Demon’s Souls Review (PS5)

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A photo from one of the game’s areas, the Stonefang Tunnel. Sights like these are not a rarity. Photo credit: Image credit: Sony Interactive Entertainment/Bluepoint Games.

Rafael Magana

I began my journey in “Demon’s Souls” by navigating the dilapidated ruins of the Boletaria Outpost Passage, and was left in awe at the sheer beauty of what I was seeing.

I spent my time in the game’s tutorial area re-familiarizing myself with the controls, which felt exactly the way I remembered when I played the 2009 original.

This didn’t stop me from dying to the game’s first boss, however. As I died, the game informed me that I was now bound to the Nexus (the game’s hub area) and my soul couldn’t escape it.

It’s not like I’d want to if I’m being honest.

Developer Bluepoint Games has knocked it out of the park when it comes to the game’s graphical capabilities. There were times in my playthrough where I was left awestruck at what I was seeing. It’s incredible to see Boletaria the way FromSoftware likely expected the player to see it.

Gameplay wise, the game feels very similar to its 2009 counterpart. Many weapons still feel the same way they did in the original while adding new animations to give the game a polish and flair that it did not originally have.

The game’s musical score was redone by developer Bluepoint and was much improved. The musical score was an immensely important part of the original game and has only improved with Bluepoint’s involvement.

Players are still able to make whatever build they like, and the mysterious world tendency system makes a return. Bluepoint has added very little new content to the remake, preferring to produce as genuine a remake they could.

Another area in the Stonefang Tunnel archstone. The game, while lacking ray tracing, makes the most mundane areas look beautiful.
Another area in the Stonefang Tunnel archstone. The game, while lacking ray tracing, makes the most mundane areas look beautiful. Photo credit: Image credit: Sony Interactive Entertainment/Bluepoint Games.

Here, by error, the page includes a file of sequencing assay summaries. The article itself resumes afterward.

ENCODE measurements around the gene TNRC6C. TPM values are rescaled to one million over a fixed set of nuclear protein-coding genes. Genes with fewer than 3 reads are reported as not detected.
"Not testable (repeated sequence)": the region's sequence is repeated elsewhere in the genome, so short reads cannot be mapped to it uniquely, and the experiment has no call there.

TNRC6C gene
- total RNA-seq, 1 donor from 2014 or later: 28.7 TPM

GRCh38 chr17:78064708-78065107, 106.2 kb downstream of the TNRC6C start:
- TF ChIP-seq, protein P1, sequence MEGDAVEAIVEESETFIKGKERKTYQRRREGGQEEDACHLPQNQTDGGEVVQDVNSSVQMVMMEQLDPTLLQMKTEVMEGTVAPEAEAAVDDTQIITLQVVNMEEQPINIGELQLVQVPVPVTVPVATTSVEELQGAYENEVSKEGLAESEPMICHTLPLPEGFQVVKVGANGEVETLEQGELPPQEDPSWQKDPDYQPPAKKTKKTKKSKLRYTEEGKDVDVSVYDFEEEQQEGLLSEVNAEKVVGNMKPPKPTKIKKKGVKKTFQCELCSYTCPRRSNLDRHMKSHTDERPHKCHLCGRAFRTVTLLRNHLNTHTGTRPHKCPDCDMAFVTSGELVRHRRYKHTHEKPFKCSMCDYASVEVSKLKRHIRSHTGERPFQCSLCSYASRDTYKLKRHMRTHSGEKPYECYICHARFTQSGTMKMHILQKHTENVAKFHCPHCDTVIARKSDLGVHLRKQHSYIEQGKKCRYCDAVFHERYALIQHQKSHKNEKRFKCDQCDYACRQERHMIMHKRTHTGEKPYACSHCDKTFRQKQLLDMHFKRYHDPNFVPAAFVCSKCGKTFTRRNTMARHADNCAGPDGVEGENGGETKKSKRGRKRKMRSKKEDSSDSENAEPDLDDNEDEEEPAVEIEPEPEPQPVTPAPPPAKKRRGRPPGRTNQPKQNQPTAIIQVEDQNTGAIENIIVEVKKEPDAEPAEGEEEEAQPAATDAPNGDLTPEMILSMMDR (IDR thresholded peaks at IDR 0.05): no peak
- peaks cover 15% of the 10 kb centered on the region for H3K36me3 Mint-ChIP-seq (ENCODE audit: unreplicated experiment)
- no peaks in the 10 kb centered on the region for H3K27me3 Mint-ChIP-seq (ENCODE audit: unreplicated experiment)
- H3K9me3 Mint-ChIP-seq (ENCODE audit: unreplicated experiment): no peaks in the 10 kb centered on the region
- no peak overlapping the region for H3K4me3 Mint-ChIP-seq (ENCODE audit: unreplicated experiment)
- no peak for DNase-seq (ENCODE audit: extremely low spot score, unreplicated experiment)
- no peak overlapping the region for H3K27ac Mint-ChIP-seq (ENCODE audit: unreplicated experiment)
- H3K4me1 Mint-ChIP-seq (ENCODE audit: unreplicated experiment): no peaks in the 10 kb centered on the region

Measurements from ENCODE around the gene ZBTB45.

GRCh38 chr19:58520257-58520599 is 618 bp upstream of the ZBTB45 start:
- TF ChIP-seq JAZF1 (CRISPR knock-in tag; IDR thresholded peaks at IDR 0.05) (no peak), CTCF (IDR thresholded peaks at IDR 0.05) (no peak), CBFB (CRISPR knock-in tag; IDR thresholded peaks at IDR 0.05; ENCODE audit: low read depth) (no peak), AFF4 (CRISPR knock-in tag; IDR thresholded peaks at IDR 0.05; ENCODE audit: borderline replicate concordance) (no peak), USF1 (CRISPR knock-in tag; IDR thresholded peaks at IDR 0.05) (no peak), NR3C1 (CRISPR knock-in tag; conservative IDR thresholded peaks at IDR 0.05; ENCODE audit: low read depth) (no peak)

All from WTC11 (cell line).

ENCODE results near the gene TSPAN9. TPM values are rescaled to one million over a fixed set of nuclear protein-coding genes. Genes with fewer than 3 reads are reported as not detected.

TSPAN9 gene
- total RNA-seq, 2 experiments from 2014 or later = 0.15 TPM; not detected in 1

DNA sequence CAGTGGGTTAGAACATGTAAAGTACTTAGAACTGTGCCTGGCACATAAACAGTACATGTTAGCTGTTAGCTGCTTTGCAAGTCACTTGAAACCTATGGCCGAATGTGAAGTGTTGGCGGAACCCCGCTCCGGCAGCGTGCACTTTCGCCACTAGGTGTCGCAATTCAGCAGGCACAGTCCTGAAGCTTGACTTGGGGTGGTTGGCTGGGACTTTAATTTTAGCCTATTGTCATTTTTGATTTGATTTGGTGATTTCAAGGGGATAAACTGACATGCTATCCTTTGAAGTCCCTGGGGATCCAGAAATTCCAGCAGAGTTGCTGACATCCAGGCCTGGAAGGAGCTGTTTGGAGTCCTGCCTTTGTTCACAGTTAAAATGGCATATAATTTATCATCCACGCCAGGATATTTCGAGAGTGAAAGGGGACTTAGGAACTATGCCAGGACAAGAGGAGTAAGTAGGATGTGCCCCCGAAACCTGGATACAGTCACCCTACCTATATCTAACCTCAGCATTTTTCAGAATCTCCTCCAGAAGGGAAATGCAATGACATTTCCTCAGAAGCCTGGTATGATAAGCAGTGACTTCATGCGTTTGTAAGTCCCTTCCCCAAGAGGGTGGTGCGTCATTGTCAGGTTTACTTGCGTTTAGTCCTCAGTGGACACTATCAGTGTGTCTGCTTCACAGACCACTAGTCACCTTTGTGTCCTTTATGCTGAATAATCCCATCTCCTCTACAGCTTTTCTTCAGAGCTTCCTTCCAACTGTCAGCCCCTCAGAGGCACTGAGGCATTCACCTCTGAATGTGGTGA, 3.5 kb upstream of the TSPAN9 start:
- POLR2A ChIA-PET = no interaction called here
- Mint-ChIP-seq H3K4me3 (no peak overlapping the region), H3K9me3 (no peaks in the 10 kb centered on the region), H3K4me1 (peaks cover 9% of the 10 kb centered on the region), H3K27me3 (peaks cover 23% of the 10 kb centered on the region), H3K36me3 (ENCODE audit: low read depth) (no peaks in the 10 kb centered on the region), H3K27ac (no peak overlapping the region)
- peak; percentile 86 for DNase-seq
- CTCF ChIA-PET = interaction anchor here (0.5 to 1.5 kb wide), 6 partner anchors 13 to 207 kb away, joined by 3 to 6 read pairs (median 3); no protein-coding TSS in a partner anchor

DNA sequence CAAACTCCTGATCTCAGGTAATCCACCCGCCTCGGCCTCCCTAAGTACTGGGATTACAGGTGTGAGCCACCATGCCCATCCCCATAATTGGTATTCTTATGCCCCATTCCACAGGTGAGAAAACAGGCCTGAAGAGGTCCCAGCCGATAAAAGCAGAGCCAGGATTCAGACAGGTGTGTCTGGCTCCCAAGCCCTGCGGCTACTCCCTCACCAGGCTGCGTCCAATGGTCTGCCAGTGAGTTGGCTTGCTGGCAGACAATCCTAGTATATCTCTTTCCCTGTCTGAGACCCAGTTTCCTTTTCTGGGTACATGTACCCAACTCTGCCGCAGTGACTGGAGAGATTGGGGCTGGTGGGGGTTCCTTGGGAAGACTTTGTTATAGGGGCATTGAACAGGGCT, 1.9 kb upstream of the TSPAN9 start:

There is a hidden door that was added to the game, however, with a lock on it that has remained an enigma for the community since launch. There is apparently a new item beyond this door. Content like this proves that Bluepoint has a grasp on what the Souls community likes, and is willing to take risks.

The game maintains the hub-like area, The Nexus, where the player can level up using the souls that they gain from defeating enemies. The Nexus offers players a respite and a place to relax after venturing into any of the game’s 5 areas.

An image of my character in the game's hub area, The Nexus. Players can level up here and take a break from the game's brutal difficulty.
An image of my character in the game's hub area, The Nexus. Players can level up here and take a break from the game's brutal difficulty. Photo credit: Image credit: Sony Interactive Entertainment/Bluepoint Games.

Demon’s Souls was FromSoftware’s first attempt at making a Soulslike game and lacks the open-world nature that “Dark Souls” and it’s sequels offered. It does have a non-linear nature when it comes to its progression, however, and players are allowed the freedom to tackle levels in any order that they see fit.

In my playthrough, I became stuck in an area that was very muddy swamp area that was full of enemy ambushes. I kept on dying and became a bit frustrated. I remembered my options, however, and realized that I had the freedom to tackle another level and that I could simply return when I leveled up a bit more and had better gear to tackle the area that was getting the better of me.

Online functionality is still available as well, with players being able to invade each other’s worlds and engage in combat with each other. Players, in classic Souls fashion, can also leave messages for each other that will help other players progress through the game’s areas.

A message left by another real player that was left in my game. Messages like these typically warn players of dangers ahead.
A message left by another real player that was left in my game. Messages like these typically warn players of dangers ahead. Photo credit: Image credit: Sony Interactive Entertainment/Bluepoint Games.

“Demons Souls” is as hard as many remember it. There were times where the game left me frustrated after dying to a boss for the 5th time in a row. Yet this difficulty was what kept me going, alongside the sheer beauty of the game.

“Demons Souls” is the PlayStation 5’s killer app, and the first truly next-gen experience. If you have a PS5 and do not own a copy of the game, you are doing yourself a disservice. Play it.